“It is hard, dear Robert,” she said, “for us to part, with nothing but a hand-shake, but there are people about, and this will have to do.” And then, after urging him to take good care of his health, so valuable to them both, and assuring him that he would soon see her again, she gave his hand a final shake, and left him. Accompanied by Peggy, she went out to the spring-wagon and clambered into it. It almost surpasses belief that Mr Brandon, a Virginia gentleman of the old school, should have stood in his hall, and have seen an old lady leave his house and get into a vehicle, without accompanying and assisting her; but such was the case on this occasion. He seemed to have forgotten his traditions, and to have lost his impulses. He simply stood where the Widow Keswick had left him, and gazed at her.
When she was seated, and ready to start, the old lady turned towards him, called out to him in a cheery voice: “Good-bye, Robert!” and kissed her hand to him.
Mrs Keswick slowly drove away, and Mr Brandon stood at his hall door, gazing after her until she was entirely out of sight. Then he ejaculated: “The Devil’s daughter!” and went into his library.
“I wonders,” said Peggy when she returned to the kitchen, “how you all’s gwine to like habin dat ole Miss Keswick libin h’yar as you all’s mistiss.”
“Who’s gwine to hab her?” growled Aunt Judy.
“You all is,” sturdily retorted Peggy. “Dar ain’t no use tryin’ to git out ob dat. Dat old Miss Keswick done gone an’ kunjered Mahs’ Robert, an’ dey’s boun’ to git mar’ed. I done heered all ‘bout it, an’ she’s comin’ h’yar to lib wid Mahs’ Robert. But dat don’ make no dif’rence to me. I’s gwine to lib wid Mahs’ Junius an’ Miss Rob in New York, I is. But I’s mighty sorry for you all.”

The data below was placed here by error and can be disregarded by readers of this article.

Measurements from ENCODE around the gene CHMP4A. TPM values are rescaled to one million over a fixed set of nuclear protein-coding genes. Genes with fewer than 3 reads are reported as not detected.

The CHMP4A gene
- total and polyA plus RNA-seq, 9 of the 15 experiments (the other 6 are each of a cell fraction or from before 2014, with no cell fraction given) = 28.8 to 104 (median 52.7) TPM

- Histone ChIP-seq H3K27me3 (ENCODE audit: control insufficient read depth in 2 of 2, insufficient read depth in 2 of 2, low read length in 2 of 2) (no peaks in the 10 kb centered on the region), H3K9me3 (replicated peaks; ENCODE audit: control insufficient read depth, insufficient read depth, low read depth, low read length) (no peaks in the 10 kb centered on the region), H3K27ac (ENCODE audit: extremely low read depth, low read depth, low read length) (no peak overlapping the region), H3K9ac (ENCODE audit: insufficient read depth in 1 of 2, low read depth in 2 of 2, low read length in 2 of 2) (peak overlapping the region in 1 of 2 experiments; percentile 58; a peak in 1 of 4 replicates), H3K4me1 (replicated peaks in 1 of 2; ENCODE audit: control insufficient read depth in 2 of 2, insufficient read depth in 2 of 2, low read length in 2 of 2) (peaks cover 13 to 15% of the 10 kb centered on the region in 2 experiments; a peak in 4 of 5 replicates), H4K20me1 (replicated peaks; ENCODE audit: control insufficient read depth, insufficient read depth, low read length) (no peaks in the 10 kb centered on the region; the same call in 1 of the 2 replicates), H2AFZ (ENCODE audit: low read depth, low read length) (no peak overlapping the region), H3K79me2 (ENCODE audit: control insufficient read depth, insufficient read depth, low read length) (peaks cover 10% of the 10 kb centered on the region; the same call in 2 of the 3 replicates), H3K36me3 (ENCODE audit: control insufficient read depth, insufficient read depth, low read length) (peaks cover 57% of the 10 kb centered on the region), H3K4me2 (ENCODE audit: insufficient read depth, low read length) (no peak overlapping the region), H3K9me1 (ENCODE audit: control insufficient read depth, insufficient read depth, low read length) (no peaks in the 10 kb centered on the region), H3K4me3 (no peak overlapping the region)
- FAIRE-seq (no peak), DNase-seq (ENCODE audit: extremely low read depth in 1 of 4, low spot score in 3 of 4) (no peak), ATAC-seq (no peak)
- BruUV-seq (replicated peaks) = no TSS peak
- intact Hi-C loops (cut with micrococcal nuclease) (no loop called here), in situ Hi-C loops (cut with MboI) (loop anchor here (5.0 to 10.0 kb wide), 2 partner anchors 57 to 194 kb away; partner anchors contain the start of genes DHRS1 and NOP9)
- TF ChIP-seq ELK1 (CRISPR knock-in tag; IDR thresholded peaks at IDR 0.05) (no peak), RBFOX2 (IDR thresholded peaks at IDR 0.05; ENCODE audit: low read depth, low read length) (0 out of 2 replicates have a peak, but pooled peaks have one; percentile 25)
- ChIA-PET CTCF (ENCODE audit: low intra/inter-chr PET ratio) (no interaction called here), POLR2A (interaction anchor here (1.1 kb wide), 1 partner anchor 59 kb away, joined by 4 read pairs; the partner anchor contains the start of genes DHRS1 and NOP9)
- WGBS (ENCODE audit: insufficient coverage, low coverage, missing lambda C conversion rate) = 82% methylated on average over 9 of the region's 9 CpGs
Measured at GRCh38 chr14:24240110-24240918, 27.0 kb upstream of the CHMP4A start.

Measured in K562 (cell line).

“You Peggy,” shouted the irate Aunt Judy, “shut up wid your fool talk! When Mahs’ Robert marry dat ole jimpsun weed, de angel Gabr’el blow his hohn, shuh.”
Slowly driving along the road to her home, the Widow Keswick gazed cheerfully at the blue sky above her, and the pleasant autumn scenery around her; sniffed the fine fresh air, delicately scented with the odor of falling leaves; and settling herself into a more comfortable position on her seat, she complacently said to herself: “Well, I reckon the old scapegrace has got his money’s worth this time!”
There were two reasons why Peggy could not go to live with “Mahs’ Junius and Miss Rob” in New York. In the first place, this couple had no intention of setting up an establishment in that city; and secondly, Peggy, as Roberta well knew, was not adapted by nature to be her maid, or the maid of any one else. Peggy’s true vocation in life was to throw her far-away gaze into futurity, and, as far as in her lay, to adapt present circumstances to what she supposed was going to happen. It would have delighted her soul if she could have been